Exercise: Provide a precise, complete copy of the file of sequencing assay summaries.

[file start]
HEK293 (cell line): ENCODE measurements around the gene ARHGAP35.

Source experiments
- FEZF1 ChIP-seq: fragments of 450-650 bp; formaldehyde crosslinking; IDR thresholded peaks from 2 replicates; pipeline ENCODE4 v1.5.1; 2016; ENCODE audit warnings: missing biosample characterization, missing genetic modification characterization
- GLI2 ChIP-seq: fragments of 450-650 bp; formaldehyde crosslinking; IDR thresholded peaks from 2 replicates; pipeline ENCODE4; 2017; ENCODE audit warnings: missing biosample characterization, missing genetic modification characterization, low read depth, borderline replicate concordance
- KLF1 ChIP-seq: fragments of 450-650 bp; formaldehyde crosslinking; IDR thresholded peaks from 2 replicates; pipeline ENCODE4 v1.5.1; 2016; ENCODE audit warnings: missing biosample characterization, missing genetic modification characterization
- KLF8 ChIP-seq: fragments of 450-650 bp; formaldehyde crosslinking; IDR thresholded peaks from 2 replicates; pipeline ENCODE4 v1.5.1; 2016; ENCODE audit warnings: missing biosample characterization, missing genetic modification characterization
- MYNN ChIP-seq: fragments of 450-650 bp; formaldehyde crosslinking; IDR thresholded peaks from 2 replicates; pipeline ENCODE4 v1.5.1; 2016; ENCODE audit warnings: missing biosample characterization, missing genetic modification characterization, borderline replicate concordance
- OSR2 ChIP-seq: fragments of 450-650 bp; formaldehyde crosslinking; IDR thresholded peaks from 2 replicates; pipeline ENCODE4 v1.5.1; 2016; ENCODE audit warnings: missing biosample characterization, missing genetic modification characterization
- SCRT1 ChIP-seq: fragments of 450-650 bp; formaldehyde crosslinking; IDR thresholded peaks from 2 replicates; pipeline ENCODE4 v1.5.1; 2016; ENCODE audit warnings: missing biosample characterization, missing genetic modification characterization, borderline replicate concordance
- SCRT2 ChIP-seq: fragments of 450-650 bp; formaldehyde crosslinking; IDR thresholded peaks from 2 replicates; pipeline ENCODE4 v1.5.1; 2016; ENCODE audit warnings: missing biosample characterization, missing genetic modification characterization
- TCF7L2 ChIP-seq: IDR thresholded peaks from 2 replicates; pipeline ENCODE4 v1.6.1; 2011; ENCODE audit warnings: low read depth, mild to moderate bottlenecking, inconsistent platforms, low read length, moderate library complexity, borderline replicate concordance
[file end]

HEK293 (cell line): ENCODE measurements around the gene ARHGAP35.

Source experiments
- FEZF1 ChIP-seq: fragments of 450-650 bp; formaldehyde crosslinking; IDR thresholded peaks from 2 replicates; pipeline ENCODE4 v1.5.1; 2016; ENCODE audit warnings: missing biosample characterization, missing genetic modification characterization
- GLI2 ChIP-seq: fragments of 450-650 bp; formaldehyde crosslinking; IDR thresholded peaks from 2 replicates; pipeline ENCODE4; 2017; ENCODE audit warnings: missing biosample characterization, missing genetic modification characterization, low read depth, borderline replicate concordance
- KLF1 ChIP-seq: fragments of 450-650 bp; formaldehyde crosslinking; IDR thresholded peaks from 2 replicates; pipeline ENCODE4 v1.5.1; 2016; ENCODE audit warnings: missing biosample characterization, missing genetic modification characterization
- KLF8 ChIP-seq: fragments of 450-650 bp; formaldehyde crosslinking; IDR thresholded peaks from 2 replicates; pipeline ENCODE4 v1.5.1; 2016; ENCODE audit warnings: missing biosample characterization, missing genetic modification characterization
- MYNN ChIP-seq: fragments of 450-650 bp; formaldehyde crosslinking; IDR thresholded peaks from 2 replicates; pipeline ENCODE4 v1.5.1; 2016; ENCODE audit warnings: missing biosample characterization, missing genetic modification characterization, borderline replicate concordance
- OSR2 ChIP-seq: fragments of 450-650 bp; formaldehyde crosslinking; IDR thresholded peaks from 2 replicates; pipeline ENCODE4 v1.5.1; 2016; ENCODE audit warnings: missing biosample characterization, missing genetic modification characterization
- SCRT1 ChIP-seq: fragments of 450-650 bp; formaldehyde crosslinking; IDR thresholded peaks from 2 replicates; pipeline ENCODE4 v1.5.1; 2016; ENCODE audit warnings: missing biosample characterization, missing genetic modification characterization, borderline replicate concordance
- SCRT2 ChIP-seq: fragments of 450-650 bp; formaldehyde crosslinking; IDR thresholded peaks from 2 replicates; pipeline ENCODE4 v1.5.1; 2016; ENCODE audit warnings: missing biosample characterization, missing genetic modification characterization
- TCF7L2 ChIP-seq: IDR thresholded peaks from 2 replicates; pipeline ENCODE4 v1.6.1; 2011; ENCODE audit warnings: low read depth, mild to moderate bottlenecking, inconsistent platforms, low read length, moderate library complexity, borderline replicate concordance